October 30, 2008
Healthcare Subject to FTC ID Theft Rules
Many Healthcare Organizations Are Unprepared for Nov. 1 Deadline
"Red Flag" Rules Marks Unusual FTC Foray into Healthcare
Many healthcare organizations are not aware that they will come under Federal Trade Commission (FTC) authority as a result of identity theft rules that were once thought to only apply financial institutions and other lenders.
The so-called “Red Flag” rules require any organization – including non-profits and government agencies not traditionally subject to FTC jurisdiction -- that does not require payment at the time it provides service to establish and maintain a program to spot and address possible ID theft.
This interpretation by the FTC has surprised healthcare organizations and many others, who thought that the regulations under the Fair and Accurate Credit Transactions Act -- a law aimed at financial institutions, credit reporting agencies and others who provide financing for products or services – did not apply to healthcare providers.
In recent weeks, the FTC has signaled that the law’s requirements now apply to anyone business or organization that that does not get paid in full in advance or at the time of a purchase or service.
That means most healthcare organizations as well as nonprofits and government agencies are subject to the requirements.
With a Nov. 1 deadline to have a compliance plan in place, healthcare organizations must take action now.
To assist healthcare organizations meet these new mandates, Melamedia, LLC, publishers of Health Information Privacy/Security Alert sponsored:
Healthcare Compliance with the FTC Red Flag Rules
Participants are briefed on:
- Why the Red Flag Rules apply to healthcare
- What the Red Flag rules require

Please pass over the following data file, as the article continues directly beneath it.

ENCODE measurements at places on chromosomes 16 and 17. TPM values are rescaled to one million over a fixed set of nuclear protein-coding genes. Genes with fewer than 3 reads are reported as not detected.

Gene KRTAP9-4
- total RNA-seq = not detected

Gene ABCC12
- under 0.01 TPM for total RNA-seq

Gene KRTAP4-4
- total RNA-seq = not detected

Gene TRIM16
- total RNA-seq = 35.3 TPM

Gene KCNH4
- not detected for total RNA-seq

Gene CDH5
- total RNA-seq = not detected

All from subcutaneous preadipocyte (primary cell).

- Under what circumstances healthcare organizations must comply with the rules
- Practical steps to take to comply with the Red Flag rules
- Areas of HIPAA compliance that may provide some compliance coverage
- The outlook for enforcement, and
- much more.
Who Should Listen
Third Party Administrators
Pharmacy Benefit Managers
Healthcare Attorneys and Consultants
Government Health Services Officials
Researchers Who Require Patient Payment for Any Service Provided in Clinical Trials
Robert Gellman, JD, a is privacy and information policy consultant in Washington, DC, and co-author of Red Flag and Address Discrepancy Requirements: Suggestions for Health Care Providers, produced by the World Privacy Forum. He served as a member of the National Committee on Vital and Health Statistics (NCVHS) from 1996-200. From 1977 to 1994, he served as a staff member and Chief Counsel of the House Government Operations’ Subcommittee on Information, where he was responsible for the panel’s information policy activities, hearings, oversight, legislation, and reports on general privacy matters, Freedom of Information Act, Privacy Act of 1974, health privacy, collection and dissemination of electronic data and security classification.
Gerald “Jud” DeLoss, JD, is vice chair of the American Health Lawyers Association’s Health Information & Technology Practice Group and a principal at Gray Plant Mooty, where his practice focuses on representing medical providers in Health Information Technology (HIT), HIPAA, medical staff credentialing, fraud and abuse, transactions, and regulatory compliance
Continuing Education Credits
- All seminar participants will receive a certificate of participation
- 1.5 IAPP Credits - Pending
The CD recording with all course materials are excellent educational and briefing resources: $275
Download the form at http://www.melamedia.com/10_30_order.CD.form.pdf and fax it to 703.619.4912